Opening with orchestral sounds echoing the bird song of marsh and fen, the work develops broad folk song based melody interweaving three sea shanties collected by Vaughan Williams at Great Yarmouth on the Norfolk coast. After a lively interlude based on sea shanties, which seems to celebrate the fishing community of Yarmouth, the work returns to its tranquil and ethereal opening. In this soundworld the coastal landscape of Norfolk exists as a harmonious idyll of fen and fishing communities set within broad melancholy expanses of sea and sky.

Yet portrayals of peaceful coastal communities are relatively rare in British music. More frequently fishing communities have been the setting for stories of oppression, prejudice and intrigue. Dame Ethyl Smyth's (1858-1944) opera The Wreckers (1906) is set in Cornwall in the mid 18th century. The plot concerns a poor isolated community and the tragic struggle of two of its members to escape the oppressive values which threaten their love for each other. At the end of the work the lovers are left to die together in a cave as the rising tide engulfs them. More recently Peter Maxwell Davis's (b.1934) chamber opera The Lighthouse (1980) is based on the unexplained desertion of the Flannen Isles lighthouse in 1900. For the lighthouse keepers it is a tale of isolation and hysteria in which brutality, loss and guilt emerge from their pasts and come back to haunt them.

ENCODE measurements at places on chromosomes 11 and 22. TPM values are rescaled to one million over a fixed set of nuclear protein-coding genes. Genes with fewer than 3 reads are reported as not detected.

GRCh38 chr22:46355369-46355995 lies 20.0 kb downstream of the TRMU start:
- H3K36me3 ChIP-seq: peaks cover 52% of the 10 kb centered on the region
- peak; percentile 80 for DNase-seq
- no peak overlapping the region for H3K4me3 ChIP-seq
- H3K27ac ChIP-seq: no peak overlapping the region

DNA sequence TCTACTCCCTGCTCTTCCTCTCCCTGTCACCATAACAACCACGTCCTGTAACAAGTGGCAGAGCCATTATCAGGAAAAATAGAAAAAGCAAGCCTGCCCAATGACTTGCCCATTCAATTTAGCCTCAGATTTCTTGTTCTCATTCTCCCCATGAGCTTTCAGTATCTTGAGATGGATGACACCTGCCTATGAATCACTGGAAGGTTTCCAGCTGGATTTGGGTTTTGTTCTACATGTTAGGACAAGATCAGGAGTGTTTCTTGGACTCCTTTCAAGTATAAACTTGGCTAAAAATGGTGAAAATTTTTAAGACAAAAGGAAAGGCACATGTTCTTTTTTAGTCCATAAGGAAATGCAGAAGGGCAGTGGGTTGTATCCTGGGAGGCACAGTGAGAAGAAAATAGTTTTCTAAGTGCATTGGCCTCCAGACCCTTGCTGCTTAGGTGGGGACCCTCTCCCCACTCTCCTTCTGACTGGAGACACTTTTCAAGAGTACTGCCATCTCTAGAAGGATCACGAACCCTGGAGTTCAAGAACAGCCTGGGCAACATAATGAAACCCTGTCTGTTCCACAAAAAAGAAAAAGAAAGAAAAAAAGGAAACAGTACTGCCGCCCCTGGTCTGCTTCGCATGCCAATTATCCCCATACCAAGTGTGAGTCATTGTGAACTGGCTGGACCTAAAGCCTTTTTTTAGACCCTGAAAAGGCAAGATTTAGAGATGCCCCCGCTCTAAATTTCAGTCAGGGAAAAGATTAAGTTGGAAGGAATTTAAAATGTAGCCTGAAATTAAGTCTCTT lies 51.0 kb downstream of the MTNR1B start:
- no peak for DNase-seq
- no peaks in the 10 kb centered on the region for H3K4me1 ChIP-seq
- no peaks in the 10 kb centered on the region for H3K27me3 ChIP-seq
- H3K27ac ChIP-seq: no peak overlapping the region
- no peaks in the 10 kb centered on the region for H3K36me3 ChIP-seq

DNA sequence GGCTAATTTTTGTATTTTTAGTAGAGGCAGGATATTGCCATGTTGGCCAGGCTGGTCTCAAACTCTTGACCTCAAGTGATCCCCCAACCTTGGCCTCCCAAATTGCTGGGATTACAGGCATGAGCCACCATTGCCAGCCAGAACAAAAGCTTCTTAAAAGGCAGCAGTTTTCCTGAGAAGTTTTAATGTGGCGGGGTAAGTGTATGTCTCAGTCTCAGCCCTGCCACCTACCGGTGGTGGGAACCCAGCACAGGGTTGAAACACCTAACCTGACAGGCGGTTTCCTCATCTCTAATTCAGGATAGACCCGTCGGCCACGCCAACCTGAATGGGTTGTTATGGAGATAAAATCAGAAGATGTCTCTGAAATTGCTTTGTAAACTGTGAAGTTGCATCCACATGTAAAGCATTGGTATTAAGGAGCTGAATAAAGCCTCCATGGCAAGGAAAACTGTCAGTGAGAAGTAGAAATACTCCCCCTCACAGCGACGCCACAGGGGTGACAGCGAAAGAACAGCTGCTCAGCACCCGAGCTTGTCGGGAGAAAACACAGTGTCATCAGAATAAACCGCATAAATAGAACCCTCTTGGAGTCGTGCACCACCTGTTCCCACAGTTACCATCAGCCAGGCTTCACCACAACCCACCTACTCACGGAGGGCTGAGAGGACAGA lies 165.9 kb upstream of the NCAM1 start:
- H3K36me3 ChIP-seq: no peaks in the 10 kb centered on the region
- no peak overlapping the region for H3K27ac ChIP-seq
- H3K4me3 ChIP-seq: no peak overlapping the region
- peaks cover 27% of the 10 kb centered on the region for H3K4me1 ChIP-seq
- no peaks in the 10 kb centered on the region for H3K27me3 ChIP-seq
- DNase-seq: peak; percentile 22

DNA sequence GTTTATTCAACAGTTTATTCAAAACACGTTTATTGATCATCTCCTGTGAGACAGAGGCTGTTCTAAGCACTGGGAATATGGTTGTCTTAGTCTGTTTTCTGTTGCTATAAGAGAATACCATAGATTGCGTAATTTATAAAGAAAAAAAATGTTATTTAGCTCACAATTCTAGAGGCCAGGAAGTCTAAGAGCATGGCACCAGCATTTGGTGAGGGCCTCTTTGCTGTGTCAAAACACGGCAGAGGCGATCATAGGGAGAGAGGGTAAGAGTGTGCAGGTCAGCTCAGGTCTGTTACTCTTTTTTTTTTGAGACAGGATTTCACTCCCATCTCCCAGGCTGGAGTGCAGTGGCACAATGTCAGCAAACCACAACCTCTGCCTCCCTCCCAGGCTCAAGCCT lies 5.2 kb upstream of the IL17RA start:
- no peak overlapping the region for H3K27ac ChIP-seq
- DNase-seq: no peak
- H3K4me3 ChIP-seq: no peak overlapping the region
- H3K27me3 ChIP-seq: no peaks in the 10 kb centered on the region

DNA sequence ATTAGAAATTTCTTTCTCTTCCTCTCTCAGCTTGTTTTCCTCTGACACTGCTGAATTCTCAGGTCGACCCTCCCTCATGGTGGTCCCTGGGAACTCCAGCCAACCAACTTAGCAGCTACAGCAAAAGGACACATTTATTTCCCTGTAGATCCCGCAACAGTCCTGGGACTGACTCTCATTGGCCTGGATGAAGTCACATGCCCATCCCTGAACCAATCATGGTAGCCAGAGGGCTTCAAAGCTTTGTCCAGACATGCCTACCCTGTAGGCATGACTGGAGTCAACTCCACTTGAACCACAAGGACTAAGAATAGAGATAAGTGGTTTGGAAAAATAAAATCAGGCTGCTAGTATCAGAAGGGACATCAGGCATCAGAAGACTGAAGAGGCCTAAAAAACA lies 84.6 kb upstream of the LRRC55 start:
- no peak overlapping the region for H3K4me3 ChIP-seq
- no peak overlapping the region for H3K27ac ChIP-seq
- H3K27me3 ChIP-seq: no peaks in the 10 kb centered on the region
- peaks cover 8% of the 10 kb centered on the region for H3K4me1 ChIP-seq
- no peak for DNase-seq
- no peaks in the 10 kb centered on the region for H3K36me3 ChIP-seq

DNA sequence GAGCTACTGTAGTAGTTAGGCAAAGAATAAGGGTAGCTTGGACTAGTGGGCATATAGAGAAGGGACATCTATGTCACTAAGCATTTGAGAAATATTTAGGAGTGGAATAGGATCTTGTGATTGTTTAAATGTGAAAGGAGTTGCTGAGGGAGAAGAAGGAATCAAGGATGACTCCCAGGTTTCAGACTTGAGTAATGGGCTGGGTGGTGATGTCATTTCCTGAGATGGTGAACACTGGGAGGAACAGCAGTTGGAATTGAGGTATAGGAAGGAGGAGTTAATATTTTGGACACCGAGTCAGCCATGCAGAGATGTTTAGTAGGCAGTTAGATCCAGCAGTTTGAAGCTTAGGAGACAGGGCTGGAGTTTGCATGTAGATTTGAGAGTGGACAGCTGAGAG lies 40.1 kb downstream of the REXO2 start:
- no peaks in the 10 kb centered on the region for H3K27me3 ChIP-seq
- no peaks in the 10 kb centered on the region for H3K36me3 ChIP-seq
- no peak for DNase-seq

Fishing boats